providers, including EMS ground and air medical services, heavy rescue services, trauma centers, and others. The committee believes evaluations should be conducted to determine whether emergency dispatchers should transmit that information selectively to local emergency providers to enable more efficient allocation of regional assets, or crash scene data should be integrated directly into EMS and hospital ED data systems.
The 9-1-1 emergency number is familiar to most Americans and is recognized as being highly responsive (NENA, 2001). Because the number is so widely recognized and remembered, however, it is often used in situations that are not true emergencies, such as property crimes no longer in progress, minor vehicle crashes resulting in no injuries, and some situations involving animal control. Use of the 9-1-1 system for questions or concerns that are nonemergent in nature may produce delays in the response provided for true emergencies, which can place victims in danger.
Because of increasing reports of inappropriate 9-1-1 use, some communities have established alternative phone lines for citizens with non-emergency concerns. In some cases, the phone lines devoted to less urgent calls are regular 7-digit telephone numbers. However, these numbers are more difficult for citizens to remember or to access easily. As a result, some communities have established 3-digit numbers—often 3-1-1—that can be used in nonemergency situations. Operators receiving such calls are able to make triage decisions and if necessary refer a call to a 9-1-1 call center; they can also refer calls to other appropriate government agencies. The hope is that this system will improve the processing of both emergency and nonemergency calls.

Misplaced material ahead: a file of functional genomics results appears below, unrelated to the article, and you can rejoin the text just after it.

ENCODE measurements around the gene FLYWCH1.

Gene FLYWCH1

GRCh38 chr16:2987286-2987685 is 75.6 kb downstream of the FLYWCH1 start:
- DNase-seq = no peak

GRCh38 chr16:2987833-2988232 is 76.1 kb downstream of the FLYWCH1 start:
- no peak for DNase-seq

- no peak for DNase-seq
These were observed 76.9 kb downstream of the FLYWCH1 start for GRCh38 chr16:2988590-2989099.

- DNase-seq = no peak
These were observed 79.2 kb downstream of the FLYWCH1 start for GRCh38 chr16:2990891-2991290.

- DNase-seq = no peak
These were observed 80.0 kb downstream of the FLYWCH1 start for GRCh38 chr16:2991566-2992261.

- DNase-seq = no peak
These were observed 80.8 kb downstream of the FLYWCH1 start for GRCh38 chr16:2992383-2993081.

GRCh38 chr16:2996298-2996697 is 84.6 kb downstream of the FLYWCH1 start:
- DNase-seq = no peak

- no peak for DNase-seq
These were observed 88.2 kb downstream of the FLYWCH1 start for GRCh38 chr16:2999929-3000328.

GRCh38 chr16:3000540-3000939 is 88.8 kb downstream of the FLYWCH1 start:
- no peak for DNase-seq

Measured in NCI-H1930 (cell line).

Because callers cannot always discern which number is most appropriate to call, 9-1-1 call takers and EMS dispatchers may need to exercise the option of transferring callers to a 3-1-1 system, a nonemergency transport service, or a local nurse advice line if they determine that the caller’s problem does not require immediate EMS attention. This strategy may help keep the 9-1-1 system open and preserve ambulance capacity for serious or life-threatening calls. However, evaluations are needed to assess the feasibility, impact, and risks of this approach.
Once a PSAP has been notified that help is needed, the dispatcher can summon an array of equipment and personnel to respond: a fire or rescue vehicle bringing first responders (Key et al., 2003), an ambulance carrying EMTs or paramedics, or an air ambulance bringing additional EMS per-